The Labor Department’s Employment Situation release for January provides more evidence of a recovering job market. According to the report, employers increased payrolls by 157,000 in January. December payroll figures were revised to 196,000 new jobs after an initial report of 155,000 and November 247, 000. The Bloomberg survey of 90 economists produced estimates in the range of 115,000 to 230,000 with a median figure of 165,000 new jobs for January.
The report was tempered by the news that more households reported in the survey that they did not have a job. The unemployment rate rose from 7.8 percent to 7.9 percent.
Construction, retail trade, health care, and wholesale trade created most of the jobs over the past month. The recovery of the housing market has fueled hiring by construction companies. These firms added 28,000 new jobs and almost 100,000 new hires over the past four months.
Retailers added 33,000 jobs in January compared to an average of 20,000 new positions a month last year. The following industries showed little change from December: financial activities, professional and businesses services, leisure and hospitality, and government.
Since September 2012, the unemployment rate has hovered at or near 7.9 percent. The number of unemployed Americans remained mostly unchanged from December with 12.3 million individuals looking for work.
Here is a breakdown of unemployment by group:
- Adult men – 7.3%
- Adult women – 7.3%
- Teenagers – 23.4%
- Whites – 7.0%
- Blacks – 13.8%
- Hispanics – 9.7%
- Asians – 6.5%
The agency also states that the job market performed better than expected and held together despite sluggish economic growth. The chief U.S. economist at UniCredit Group (New York) Harm Bandholz emphasizes the “resiliency” of the U.S. labor market. “The big story is all the upward revisions to the previous months, which gives the report a real positive spin. All these concerns that the fiscal uncertainty deterred businesses from hiring, they certainly haven’t materialize,” said Bandholz.
Counteract Tax Increase
Overall, a stronger jobs report provides somewhat of a cushion to offset lawmakers’ elimination of the two-year payroll tax reduction. For households, the higher taxes mean consumers will have less take-home pay. An individual making $50,000 will lose about $1,000. Many analysts predict that consumer spending, which contributes 70 percent to the domestic economy, will decrease as a result of the “tax increase.” The economy will grow about a half-point less this year.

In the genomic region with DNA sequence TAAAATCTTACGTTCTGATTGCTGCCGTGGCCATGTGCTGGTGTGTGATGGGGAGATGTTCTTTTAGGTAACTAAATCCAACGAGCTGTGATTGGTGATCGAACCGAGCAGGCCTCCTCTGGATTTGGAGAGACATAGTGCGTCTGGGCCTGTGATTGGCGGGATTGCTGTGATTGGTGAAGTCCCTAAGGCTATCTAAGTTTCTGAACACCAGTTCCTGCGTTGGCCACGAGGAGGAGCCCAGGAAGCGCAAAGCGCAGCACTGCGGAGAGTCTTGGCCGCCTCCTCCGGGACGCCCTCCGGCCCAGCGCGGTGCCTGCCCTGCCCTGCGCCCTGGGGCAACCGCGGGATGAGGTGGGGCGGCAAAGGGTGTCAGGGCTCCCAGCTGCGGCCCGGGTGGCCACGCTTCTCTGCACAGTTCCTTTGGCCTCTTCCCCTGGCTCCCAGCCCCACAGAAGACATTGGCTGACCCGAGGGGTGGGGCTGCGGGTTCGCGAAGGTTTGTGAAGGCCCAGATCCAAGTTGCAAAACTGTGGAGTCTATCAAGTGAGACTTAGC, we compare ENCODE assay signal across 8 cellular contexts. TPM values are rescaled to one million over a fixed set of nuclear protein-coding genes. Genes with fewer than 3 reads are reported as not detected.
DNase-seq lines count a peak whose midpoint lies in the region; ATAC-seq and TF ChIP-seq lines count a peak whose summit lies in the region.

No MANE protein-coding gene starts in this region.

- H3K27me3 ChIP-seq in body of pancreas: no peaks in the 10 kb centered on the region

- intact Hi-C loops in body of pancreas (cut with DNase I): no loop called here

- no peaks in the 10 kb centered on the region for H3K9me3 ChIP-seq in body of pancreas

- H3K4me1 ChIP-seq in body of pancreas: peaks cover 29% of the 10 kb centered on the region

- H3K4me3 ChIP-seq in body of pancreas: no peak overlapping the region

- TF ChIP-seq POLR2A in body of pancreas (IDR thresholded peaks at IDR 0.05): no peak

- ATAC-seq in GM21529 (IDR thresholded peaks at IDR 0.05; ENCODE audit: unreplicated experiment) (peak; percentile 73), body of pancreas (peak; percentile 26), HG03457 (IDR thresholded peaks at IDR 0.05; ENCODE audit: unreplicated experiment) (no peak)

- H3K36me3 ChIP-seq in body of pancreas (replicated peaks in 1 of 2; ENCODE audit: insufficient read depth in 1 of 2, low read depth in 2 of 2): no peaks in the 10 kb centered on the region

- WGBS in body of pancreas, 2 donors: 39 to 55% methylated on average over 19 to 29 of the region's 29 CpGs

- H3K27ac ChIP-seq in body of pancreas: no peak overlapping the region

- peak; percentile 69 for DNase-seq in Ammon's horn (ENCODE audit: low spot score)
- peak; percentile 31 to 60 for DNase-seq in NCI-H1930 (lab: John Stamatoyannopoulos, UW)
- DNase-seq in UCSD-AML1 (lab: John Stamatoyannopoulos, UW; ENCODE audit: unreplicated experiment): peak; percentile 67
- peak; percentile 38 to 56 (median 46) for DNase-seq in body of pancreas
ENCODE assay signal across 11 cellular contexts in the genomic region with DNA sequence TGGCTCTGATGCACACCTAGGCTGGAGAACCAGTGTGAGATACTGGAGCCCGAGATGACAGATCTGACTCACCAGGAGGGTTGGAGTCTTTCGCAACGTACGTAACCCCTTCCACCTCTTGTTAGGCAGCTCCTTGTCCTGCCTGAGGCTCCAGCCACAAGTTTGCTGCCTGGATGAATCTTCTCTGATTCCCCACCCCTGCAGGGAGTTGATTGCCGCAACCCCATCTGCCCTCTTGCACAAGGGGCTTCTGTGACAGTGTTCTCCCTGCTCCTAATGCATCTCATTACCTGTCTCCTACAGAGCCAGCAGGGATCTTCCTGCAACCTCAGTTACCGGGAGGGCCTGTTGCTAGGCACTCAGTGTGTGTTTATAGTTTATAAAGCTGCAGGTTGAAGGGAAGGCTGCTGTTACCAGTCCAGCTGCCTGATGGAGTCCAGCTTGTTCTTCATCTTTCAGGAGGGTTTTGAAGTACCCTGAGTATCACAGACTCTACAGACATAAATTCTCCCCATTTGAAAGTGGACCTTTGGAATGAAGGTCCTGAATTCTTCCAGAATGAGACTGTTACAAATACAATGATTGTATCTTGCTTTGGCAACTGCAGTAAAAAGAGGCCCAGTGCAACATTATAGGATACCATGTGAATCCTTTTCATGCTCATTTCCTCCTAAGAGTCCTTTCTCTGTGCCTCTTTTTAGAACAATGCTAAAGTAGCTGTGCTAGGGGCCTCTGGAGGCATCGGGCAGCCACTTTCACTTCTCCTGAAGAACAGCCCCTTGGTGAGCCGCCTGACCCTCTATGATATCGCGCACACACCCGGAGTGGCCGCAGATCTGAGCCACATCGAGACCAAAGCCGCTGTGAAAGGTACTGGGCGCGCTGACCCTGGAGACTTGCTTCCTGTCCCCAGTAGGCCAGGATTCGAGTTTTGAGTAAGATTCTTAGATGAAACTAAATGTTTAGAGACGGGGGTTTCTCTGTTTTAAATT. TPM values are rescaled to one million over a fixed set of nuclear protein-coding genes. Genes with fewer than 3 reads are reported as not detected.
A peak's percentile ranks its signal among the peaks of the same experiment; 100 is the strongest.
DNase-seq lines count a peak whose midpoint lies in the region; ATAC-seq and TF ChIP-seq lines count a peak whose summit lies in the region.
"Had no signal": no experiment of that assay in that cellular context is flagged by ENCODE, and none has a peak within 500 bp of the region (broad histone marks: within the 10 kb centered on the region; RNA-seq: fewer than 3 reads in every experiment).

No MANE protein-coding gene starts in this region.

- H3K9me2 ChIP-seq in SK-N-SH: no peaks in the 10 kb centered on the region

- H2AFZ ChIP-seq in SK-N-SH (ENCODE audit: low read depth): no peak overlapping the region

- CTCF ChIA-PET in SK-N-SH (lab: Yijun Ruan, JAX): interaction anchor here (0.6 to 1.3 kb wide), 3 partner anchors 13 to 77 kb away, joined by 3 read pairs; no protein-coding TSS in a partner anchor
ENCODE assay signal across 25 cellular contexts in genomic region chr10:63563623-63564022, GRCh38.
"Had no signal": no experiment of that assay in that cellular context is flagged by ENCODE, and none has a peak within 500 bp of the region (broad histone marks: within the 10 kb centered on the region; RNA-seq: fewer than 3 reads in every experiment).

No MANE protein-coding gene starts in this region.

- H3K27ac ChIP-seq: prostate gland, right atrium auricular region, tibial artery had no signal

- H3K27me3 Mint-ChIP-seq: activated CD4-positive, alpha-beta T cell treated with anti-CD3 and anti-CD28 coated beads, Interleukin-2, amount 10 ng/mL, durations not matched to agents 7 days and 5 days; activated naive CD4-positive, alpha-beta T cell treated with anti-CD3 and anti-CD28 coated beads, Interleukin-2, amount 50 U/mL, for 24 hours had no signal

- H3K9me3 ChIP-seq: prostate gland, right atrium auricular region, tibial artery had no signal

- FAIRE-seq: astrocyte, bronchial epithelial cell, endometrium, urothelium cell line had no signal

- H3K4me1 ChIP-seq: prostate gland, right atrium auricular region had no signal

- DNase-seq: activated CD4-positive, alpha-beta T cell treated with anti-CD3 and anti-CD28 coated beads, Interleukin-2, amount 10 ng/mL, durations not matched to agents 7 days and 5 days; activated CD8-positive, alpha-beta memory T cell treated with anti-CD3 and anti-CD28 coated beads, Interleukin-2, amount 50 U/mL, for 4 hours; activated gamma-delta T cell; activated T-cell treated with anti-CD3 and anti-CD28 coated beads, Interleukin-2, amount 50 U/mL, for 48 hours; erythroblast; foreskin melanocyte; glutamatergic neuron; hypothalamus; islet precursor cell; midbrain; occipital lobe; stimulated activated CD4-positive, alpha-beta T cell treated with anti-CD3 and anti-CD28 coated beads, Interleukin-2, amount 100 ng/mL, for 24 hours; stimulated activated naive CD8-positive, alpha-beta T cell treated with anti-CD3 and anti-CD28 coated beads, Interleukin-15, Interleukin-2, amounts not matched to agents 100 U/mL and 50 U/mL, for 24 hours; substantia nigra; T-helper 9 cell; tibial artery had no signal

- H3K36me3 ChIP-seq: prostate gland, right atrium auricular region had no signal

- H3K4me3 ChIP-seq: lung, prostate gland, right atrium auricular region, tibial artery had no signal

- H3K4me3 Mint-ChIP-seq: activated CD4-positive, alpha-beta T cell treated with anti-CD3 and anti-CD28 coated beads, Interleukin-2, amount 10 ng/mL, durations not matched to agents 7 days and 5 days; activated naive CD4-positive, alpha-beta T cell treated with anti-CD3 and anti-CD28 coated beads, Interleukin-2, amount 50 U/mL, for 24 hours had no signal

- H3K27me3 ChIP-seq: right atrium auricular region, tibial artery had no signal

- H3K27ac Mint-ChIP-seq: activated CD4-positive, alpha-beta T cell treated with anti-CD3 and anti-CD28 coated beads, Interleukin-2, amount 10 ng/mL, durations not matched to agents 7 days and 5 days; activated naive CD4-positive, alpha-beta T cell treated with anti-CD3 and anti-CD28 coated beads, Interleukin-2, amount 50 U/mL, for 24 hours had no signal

For the first time in 3 1/2 years, the economy contracted during the fourth quarter 2012. Analysts attribute the contraction to cuts in defense spending and fewer exports. Most economists believe the decline in growth is temporary and expect the economy to rebound Q1 2013. They predict about a 1 percent annual rate this quarter and 2 percent for the year.
Other Labor Department News
The Labor Department also issued its annual benchmark update. This report makes adjustments to employment statistics, in this case from April 2011 to March 2012, and reconciles data with corporate tax records. The realignment of the numbers shows that on an unadjusted basis, payrolls grew by additional 424,000 jobs compared to the numbers originally reported. The agency says that of the 8.74 million jobs lost since the last recession, which ended in June 2009, 5.51 million jobs have been regained.
The January Employment Situation data use the new Census Bureau population estimates to calculate the unemployment rate. The adjusted data increases the estimated workforce sized by 136,000. The Labor Department also changed the way it makes seasonal adjustments for payroll data.